At least it would have been easy if the water level was high – as it transpired, a 2km wade over slippery rocks through thigh high water while clad in an ill-fitting life jacket, is just what the body doesn’t need after 5 hours of exercise. Still, even with my partner’s abject lack of swimming skills, we survived and hit the final half km of running to the line. We finished at 7.58 am – 5hours and 28 mins after starting a race that was meant to last a minimum of 7 hours – and had a beer in our hands by 8.05. Sat with Ben and Wayne (winners, again, in 5hours 8mins), we continued to rehydrate with Heineken as we watched everyone else finish and then spent the rest of the day trying not to sit on ants nests and fending off debilitating headaches. Magic, it’s what Sundays were made for.
Fatdanironman award for athletic endeavour – week ending 10/03/2013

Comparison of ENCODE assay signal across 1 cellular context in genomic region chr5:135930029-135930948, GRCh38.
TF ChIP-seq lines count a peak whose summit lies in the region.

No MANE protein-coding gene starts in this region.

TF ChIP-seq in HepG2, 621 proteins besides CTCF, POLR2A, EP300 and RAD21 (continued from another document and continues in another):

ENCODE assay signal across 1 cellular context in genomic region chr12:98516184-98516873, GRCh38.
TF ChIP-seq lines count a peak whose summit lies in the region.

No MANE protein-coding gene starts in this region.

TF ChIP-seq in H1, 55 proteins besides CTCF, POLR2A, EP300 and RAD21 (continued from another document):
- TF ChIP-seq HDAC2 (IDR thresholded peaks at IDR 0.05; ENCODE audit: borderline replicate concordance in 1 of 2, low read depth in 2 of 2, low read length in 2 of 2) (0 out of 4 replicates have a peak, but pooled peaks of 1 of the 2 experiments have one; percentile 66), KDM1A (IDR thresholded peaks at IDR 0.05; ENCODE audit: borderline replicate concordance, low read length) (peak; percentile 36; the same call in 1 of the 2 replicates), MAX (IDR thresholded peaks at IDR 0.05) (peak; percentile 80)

A plethora of choices this week – Dan (different one, better haircut) and John finished the Ultra in just over 6 hours; Abi and Lieva managed the Extreme before the cut off; Ash started the race despite suffering from food poisoning; Sophie rescued Ash from his misery, brought him back in an ambulance, then returned to complete the course alone – but it’s hard to look beyond the achievements of my friends and Madagui champions, Ben and Wayne. To successfully defend your title, overcoming an unimaginable amount of pain in the process (‘I need to stop Ben. It hurts.’) and do it in little over 5 hours is some going. The award should, by rights, be theirs. However, and unfortunately for them, my mate’s brother has recently won 87 bags of crisps in a competition on Finnish radio and I count that as a bigger achievement. Well done Ross.
Stupid racing things I’ve done this week -#8 in an occasional series
Wearing a vest for a race through the jungle. My shoulders, forearms and back are scratched to buggery by a variety of unidentified plants (though I don’t think my slow motion fall off the bike helped much). A long sleeved top would have helped. A long sleeved top like the ones given away with my race pack. The ones most other racers wore. One of those would have been great.
Week 34 –
Swim: Plan – 3 hours Actual – 3 hours
Bike: Plan – 5hours15 Actual – 7 hours
Run: Plan – 3hours15 Actual – 2hours
Week 35 –
Swim: Plan – 3 hours Actual – 2 hours
Bike: Plan -5hours15 Actual – 1 hour 30
Run: Plan – 3hours45 Actual – 1 hour 30
Race – 5 hours 28 mins